On Nov. 11, ABC broadcasts "The Day After," a two-hour made-for-TV film about thermonuclear war between the U.S. and Soviet Union, Because of its controversial nature, the movie appears with few advertisers but demolished the ratings of other TV programs that night.
During the third quarter of the Super Bowl, Apple Computer introduces the Macintosh computer with a 60-second Orwellian epic commercial called "1984," created by Chiat/Day. The spot, which cost $400,000 to produce and $500,000 to broadcast in its single national paid airing, launches a new computer technology, turns the Super Bowl into a major ad event and begins an era of advertising as news.
With the deregulation of the cable industry, Tele-Communications Inc. aggressively begins buying cable systems nationwide. By the end of the decade, TCI will have spent nearly $3 billion for 150 cable companies.
In March, Capital Cities Communications buys ABC for $3.5 billion -- proving network TV no longer remains an untouchable institution.
In January, the anonymous "Herb" becomes the object of a national, $40 million manhunt by Burger King in what becomes the most elaborate advertising flop of the decade. The effort is dropped after four months.
NBC's "The Cosby Show" breaks existing records for a network series by commanding $350,000 to $400,000 for 30 seconds of commercial time.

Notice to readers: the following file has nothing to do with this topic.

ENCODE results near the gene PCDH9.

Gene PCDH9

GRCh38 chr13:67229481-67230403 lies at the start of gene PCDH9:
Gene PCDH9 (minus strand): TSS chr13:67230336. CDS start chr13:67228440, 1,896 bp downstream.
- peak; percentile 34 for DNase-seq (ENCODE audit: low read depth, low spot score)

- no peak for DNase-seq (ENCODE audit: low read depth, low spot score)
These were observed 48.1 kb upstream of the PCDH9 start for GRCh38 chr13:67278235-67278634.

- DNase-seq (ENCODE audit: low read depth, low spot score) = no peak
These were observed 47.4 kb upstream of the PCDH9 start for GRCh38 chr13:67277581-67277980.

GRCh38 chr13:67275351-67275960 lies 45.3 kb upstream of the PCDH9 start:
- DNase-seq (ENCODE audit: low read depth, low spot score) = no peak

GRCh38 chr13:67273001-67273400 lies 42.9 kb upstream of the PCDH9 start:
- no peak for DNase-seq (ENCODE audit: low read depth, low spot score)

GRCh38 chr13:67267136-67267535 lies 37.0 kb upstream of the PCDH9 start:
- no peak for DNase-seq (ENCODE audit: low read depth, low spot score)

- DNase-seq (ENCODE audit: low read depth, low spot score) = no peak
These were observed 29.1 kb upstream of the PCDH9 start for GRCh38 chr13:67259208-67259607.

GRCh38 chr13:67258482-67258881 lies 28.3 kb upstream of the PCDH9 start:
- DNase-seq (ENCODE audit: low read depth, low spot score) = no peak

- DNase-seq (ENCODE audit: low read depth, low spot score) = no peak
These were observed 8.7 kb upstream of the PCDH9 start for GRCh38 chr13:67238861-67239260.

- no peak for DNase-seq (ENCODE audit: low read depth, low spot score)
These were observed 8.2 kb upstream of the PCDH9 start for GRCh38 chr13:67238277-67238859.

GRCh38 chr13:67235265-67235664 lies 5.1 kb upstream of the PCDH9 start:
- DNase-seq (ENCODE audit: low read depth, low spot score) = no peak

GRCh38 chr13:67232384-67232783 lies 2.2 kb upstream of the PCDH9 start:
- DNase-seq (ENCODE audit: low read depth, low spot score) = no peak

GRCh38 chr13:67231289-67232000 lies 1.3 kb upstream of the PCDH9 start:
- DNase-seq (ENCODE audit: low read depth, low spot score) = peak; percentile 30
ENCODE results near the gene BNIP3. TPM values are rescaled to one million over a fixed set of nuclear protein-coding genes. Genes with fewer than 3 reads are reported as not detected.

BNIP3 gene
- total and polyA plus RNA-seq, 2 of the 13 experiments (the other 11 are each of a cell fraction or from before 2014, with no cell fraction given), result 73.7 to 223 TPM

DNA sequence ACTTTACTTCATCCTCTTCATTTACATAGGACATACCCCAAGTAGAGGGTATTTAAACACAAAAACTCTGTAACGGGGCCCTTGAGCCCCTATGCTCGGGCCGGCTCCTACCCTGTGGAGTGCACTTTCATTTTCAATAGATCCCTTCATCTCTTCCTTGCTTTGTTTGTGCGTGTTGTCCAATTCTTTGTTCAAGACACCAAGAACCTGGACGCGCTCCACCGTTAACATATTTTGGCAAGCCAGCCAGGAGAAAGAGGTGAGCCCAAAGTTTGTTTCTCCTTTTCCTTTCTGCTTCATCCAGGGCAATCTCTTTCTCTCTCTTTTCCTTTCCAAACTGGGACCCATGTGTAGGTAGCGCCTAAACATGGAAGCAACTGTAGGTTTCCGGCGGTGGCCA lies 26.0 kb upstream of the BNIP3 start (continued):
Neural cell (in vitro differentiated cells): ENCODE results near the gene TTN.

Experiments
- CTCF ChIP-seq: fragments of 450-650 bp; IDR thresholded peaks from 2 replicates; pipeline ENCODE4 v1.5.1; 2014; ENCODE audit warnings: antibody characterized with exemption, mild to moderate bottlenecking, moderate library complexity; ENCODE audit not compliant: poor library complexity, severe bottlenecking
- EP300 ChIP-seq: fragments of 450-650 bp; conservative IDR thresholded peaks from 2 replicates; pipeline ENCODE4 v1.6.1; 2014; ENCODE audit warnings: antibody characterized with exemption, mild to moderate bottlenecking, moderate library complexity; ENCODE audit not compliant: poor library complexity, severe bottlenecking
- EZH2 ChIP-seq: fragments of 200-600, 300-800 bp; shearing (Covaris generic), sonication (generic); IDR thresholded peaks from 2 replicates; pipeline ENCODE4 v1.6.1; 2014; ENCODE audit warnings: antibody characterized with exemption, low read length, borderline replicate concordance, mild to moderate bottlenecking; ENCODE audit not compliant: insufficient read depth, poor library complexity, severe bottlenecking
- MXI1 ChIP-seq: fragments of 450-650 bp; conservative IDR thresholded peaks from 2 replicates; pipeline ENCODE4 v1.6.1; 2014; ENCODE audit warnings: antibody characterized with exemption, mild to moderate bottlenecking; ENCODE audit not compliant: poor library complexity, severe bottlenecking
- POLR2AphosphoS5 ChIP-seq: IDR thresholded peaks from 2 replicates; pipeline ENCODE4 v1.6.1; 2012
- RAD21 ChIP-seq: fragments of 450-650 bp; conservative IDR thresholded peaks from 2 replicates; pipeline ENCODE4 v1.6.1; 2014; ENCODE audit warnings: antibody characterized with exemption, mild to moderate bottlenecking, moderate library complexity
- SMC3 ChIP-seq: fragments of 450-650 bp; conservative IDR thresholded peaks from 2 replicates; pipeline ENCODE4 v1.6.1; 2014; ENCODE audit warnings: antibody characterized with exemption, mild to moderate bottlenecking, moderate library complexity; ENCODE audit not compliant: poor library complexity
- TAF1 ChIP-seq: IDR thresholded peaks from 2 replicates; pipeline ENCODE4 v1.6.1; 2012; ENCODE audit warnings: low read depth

CBS undergoes a management shift in September when its board ousts Thomas H. Wyman, chairman-CEO. Replacing Mr. Wyman as acting chief executive is investor Laurence A. Tisch.
The 1985-86 season marks the 60th anniversary of NBC and the first time it ever wins the prime-time ratings race. NBC hikes rates for early buys of 1986-87 season time, but ABC and CBS cut rates for first time.
ABC, CBS and NBC have trouble selling commercial time for sports programs for the first time. Rates for the 1986 NFL season drop 15% from 1985.
Spanish-language network Telemundo Group is launched by Reliance Capital Group.
In January, San Francisco station KRON-TV becomes the first major market TV station in the U.S. to air a condom commercial.
In April, 20th Century Fox owner Rupert Murdoch launches Fox Broadcasting Co.
Playtex International makes history in May when networks begin airing its commercials showing women wearing bras.
In August, five veteran admen die in a tragic rafting accident in Canadian rapids. Among those killed when their raft overturned in the Chilko River was Robert Goldstein, VP-advertising for Procter & Gamble Co., and Richard O'Reilly, who headed the Partnership for a Drug-Free America.
A.C. Nielsen Co.'s electronically advanced "people meter" is introduced to replace its 30-year-old diary system.
More than 50% of U.S. households are now wired for cable.
Barter syndication revenues total $875 million, up from $50 million in 1980.